How do you stand “shoulder to shoulder” in a time of COVID-19? For the United States Air and Space Forces, and indeed the entire United States military, this is no small question. It is so pressing, in fact, that the Air Force’s medical staff, in collaboration with experts nationwide, have been working nearly around the clock to answer it.
It’s not hard to understand why.
The critical responsibilities and missions of our 685,000 total force active duty Guard and Reserve Airmen do not fade even during a pandemic. Across a worldwide enterprise, our Airmen must remain healthy so they can maintain full readiness and the capability to protect our nation’s security and interests.
Achieving those goals often demands Airmen work literally “shoulder to shoulder” in tight spaces over long hours. You can find it with crews aboard our aircraft, maintenance personnel on the ground, analysts at remote radar stations, recruits at training centers, and of course, at every Air Force barracks. Even within the sprawling Pentagon, thousands of active duty and civilian staff work in tightly bunched cubicles.
With the coronavirus’s arrival, those arrangements must be modified to ensure not only the health and safety of all personnel but to assure the Air Force’s unblinking ability to complete all missions.
Air Force medics and health personnel around the globe are resolutely following and ensuring compliance with guidelines issued by the Department of Defense and Centers for Disease Control and Prevention. It’s why leaders at each of our bases are working closely with local public health officials to actively monitor the health of Airmen and their families, as well as to monitor those who have been stricken by COVID-19. By now, most Americans know that safety demands maintaining a social distance beyond which the virus can spread. It means being alert to symptoms including low-grade fever, respiratory distress and body aches.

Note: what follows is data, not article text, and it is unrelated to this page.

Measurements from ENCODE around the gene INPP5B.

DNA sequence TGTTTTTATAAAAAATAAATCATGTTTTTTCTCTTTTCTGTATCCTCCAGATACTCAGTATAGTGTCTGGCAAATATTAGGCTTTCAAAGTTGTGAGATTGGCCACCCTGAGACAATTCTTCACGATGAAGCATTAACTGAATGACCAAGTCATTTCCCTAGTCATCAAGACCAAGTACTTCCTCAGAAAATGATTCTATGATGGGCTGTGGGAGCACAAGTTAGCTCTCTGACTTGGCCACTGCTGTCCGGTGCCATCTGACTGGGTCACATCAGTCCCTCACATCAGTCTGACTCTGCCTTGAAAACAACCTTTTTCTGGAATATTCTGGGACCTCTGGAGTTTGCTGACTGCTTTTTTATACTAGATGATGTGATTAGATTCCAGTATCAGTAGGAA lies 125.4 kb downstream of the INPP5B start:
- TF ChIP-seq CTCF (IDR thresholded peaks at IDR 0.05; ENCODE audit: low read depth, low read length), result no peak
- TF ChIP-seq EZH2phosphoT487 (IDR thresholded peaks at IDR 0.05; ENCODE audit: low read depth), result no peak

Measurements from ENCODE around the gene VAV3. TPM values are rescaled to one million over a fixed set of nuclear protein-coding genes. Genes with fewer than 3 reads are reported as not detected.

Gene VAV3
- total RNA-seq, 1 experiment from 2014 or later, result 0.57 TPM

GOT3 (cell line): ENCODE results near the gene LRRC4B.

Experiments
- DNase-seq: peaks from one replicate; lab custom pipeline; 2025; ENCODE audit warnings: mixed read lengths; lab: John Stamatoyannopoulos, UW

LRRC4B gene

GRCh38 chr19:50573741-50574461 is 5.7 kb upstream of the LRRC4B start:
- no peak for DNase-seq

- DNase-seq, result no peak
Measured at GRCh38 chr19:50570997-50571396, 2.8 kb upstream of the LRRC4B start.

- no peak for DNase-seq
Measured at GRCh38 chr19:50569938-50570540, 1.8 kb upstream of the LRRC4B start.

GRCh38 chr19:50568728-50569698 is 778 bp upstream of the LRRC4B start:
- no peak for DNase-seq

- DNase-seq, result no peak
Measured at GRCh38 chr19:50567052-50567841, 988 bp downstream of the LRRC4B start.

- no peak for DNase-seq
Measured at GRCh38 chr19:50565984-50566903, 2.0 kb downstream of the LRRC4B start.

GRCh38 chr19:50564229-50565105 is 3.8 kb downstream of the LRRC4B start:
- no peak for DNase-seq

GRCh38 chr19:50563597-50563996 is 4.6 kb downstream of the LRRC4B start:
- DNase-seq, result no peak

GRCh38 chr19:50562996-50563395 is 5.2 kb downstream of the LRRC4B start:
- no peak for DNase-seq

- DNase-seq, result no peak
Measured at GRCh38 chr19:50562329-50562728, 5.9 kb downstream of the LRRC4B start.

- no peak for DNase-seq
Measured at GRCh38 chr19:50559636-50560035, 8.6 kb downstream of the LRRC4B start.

To slow the spread of the coronavirus, DoD has enacted travel restrictions, including the halt of domestic travel for service members. The goal is to “flatten the disease curve” by slowing the spread of the virus and preventing medical systems from being overwhelmed.
Within the Air Force, our medics are executing all available measures to mitigate the spread of COVID-19 in accordance with CDC and force health protection guidelines, and remain aligned with state and local public health organizations.
It demands ingenuity and flexibility. In Europe and Asia, where the outbreak has been severe, we have adjusted health procedures to account for the threat and continue to safely fly fighter and bomber missions to deter aggression. And across the globe, our airlift forces have continued their missions apace, refueling U.S. aircraft and delivering vital cargo. It is in the best tradition of our service, echoing the work of those who flew during the Berlin Airlift and other global crises.
We are reminding — and reminding again — commanders and senior non-commissioned officers about best practices such as avoiding contact with those who are sick, washing your hands for at least 20 seconds, and disinfecting frequently touched objects and surfaces.
Our Airmen have always displayed such agility, adaptability and resiliency.
Although it is easy to forget the military’s long history in the fight against infectious diseases, that history informs our actions and decisions today. The Office of Malaria Control in War Areas was established in 1942 and charged with protecting soldiers from malaria and other vector-borne diseases, such as typhus. It is the direct forebearer of the Centers for Disease Control and Prevention.
It’s worth remembering, especially now, that military physicians and researchers played important roles in developing vaccines against smallpox, yellow fever, influenza and typhoid.
We do not yet know how COVID-19 will evolve, how many Americans will be infected or die. What we do know is that the Air Force will take the actions necessary to protect our Airmen while also protecting the nation.
Lt. Gen. Dorothy Hogg is Surgeon General of the Air Force, overseeing a $6.1 billion, 44,000-person integrated healthcare delivery and readiness system serving 2.6 million beneficiaries at 76 military treatment facilities worldwide.
Editor’s note: This is an Op-Ed and as such, the opinions expressed are those of the author. If you would like to respond, or have an editorial of your own you would like to submit, please contact Military Times managing editor Howard Altman, email@example.com.